Judges are sadly familiar with attempts to hoodwink them, but the great advantage of the litigation process is that, in the vast majority of cases, the truth will out. In a case on point, the High Court dismissed a £12 million claim after ruling a series of purported loan contracts not worth the paper they were written on.
A British Virgin Islands-registered company launched proceedings to enforce what it alleged were 17 loan contracts it had entered into with a Russian businessman in order to fund his purchase of a UK property portfolio. His defence was that the supposed contracts had been fraudulently created and that the claim against him was driven by a former business associate as a form of corporate raid.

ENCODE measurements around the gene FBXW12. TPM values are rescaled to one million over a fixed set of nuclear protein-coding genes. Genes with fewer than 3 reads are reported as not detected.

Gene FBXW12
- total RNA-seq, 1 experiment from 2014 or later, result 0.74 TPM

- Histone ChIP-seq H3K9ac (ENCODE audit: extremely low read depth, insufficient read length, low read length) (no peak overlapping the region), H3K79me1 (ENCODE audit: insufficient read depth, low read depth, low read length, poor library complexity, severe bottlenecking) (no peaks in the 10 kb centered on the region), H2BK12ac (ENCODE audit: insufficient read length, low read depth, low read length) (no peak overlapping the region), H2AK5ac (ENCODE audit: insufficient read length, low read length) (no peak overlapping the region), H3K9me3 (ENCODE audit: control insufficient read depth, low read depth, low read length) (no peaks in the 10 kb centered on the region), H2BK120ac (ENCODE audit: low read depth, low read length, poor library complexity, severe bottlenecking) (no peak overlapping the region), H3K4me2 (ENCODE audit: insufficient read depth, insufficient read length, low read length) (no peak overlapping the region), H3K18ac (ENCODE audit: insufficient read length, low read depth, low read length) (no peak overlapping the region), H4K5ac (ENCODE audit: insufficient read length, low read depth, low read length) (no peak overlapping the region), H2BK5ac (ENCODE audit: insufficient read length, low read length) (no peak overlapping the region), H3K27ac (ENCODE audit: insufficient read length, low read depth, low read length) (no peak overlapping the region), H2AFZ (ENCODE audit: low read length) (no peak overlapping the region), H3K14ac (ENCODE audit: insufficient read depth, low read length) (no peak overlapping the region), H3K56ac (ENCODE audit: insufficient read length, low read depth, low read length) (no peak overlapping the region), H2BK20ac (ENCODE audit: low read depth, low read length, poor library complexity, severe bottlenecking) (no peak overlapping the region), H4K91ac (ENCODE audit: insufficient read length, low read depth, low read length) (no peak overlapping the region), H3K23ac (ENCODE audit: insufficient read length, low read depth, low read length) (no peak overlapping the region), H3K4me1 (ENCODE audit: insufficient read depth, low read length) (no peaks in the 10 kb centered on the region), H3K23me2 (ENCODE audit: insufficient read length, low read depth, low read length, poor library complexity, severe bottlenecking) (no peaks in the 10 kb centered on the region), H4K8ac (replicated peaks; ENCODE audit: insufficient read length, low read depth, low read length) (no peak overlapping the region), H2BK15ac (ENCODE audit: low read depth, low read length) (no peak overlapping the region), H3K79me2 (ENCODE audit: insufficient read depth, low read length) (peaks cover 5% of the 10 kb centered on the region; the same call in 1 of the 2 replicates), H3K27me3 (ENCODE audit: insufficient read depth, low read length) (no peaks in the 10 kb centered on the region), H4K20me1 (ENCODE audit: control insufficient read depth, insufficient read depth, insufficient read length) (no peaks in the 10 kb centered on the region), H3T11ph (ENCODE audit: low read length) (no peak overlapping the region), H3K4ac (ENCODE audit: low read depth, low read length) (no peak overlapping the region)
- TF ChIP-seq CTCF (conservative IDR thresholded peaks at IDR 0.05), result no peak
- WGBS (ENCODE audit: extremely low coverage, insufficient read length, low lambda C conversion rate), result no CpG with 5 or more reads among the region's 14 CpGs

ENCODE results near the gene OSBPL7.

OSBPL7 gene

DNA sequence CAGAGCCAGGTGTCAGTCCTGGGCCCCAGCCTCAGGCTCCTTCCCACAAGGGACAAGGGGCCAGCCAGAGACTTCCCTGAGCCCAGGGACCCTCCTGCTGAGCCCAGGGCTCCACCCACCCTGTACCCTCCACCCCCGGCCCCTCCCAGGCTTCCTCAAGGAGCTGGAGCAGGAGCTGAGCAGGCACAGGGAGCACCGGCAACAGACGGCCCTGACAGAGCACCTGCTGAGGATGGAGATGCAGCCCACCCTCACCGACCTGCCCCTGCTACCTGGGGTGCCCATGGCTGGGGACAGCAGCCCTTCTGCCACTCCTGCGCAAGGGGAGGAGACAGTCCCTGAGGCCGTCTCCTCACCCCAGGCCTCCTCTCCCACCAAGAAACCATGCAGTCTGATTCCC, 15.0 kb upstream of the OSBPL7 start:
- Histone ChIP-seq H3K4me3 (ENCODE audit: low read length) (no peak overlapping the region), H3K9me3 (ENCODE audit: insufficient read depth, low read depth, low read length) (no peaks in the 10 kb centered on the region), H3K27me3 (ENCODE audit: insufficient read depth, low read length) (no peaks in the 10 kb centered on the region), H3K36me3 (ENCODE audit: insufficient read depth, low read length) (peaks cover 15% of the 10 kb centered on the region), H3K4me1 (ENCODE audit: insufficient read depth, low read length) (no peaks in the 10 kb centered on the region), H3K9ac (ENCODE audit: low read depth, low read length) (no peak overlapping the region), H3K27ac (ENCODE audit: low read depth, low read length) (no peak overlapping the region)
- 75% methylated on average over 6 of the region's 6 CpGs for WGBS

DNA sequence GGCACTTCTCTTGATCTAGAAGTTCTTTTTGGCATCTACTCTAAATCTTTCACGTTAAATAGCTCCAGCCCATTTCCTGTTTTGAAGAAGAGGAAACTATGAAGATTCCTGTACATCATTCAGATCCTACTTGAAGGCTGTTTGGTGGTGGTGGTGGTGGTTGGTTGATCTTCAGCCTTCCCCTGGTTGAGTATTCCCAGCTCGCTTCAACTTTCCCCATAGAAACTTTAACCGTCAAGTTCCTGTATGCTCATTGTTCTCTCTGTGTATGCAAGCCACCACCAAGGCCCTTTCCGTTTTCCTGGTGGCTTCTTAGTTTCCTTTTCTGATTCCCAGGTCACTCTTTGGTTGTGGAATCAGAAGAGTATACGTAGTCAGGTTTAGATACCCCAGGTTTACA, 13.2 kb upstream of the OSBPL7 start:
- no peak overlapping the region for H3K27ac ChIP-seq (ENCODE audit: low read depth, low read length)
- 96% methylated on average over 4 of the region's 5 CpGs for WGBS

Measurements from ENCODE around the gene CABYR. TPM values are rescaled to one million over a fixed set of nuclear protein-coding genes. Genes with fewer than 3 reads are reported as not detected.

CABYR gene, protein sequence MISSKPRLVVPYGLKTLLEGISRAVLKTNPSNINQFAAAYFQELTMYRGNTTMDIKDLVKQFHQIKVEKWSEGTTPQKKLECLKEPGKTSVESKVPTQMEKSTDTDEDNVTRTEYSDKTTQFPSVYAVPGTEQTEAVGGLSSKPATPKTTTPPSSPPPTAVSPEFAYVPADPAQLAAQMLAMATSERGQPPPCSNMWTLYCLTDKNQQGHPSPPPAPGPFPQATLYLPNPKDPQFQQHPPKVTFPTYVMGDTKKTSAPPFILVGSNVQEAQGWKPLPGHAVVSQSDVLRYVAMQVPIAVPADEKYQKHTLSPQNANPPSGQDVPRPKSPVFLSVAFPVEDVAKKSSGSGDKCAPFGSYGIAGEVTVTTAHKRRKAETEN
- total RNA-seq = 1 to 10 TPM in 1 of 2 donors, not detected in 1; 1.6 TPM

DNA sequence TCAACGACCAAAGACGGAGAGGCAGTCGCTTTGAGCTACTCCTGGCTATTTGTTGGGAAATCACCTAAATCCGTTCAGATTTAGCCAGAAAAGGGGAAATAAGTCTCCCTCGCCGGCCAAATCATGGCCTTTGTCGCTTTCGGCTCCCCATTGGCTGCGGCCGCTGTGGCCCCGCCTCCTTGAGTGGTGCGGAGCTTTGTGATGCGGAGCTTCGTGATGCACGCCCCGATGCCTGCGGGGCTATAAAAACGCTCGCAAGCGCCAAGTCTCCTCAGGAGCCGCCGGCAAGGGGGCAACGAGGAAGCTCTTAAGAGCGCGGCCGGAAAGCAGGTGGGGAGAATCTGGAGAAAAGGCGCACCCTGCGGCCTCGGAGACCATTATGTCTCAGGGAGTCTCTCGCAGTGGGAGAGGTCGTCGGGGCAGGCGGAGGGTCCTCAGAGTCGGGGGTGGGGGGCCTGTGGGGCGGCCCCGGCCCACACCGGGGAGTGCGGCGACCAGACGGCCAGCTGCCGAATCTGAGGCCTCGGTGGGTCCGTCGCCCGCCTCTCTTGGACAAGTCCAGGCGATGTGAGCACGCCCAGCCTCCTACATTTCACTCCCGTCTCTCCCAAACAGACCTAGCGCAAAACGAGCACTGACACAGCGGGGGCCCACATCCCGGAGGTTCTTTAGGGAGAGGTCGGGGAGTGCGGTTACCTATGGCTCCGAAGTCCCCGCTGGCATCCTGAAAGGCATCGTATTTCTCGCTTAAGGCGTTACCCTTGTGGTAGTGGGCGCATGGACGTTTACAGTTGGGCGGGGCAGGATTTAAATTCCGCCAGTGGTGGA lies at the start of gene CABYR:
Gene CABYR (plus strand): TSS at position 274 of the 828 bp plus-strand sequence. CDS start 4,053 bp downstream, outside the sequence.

In dismissing the company's claim, the Court noted that, without any satisfactory explanation, it had failed to comply with judicial orders requiring production of originals of the documents in dispute. The testimony of a man who claimed to be the company's beneficial owner was unsatisfactory and the Court declined to accept the truth of what he said without independent corroboration.
The company's own handwriting expert testified that there was strong evidence that the businessman's signature on five of the contracts had been forged. The evidence that a computer had been used to transpose his signature onto the other contracts was even stronger. The Court was entirely unpersuaded that the businessman had signed any of the contracts or that he had entered into them at all.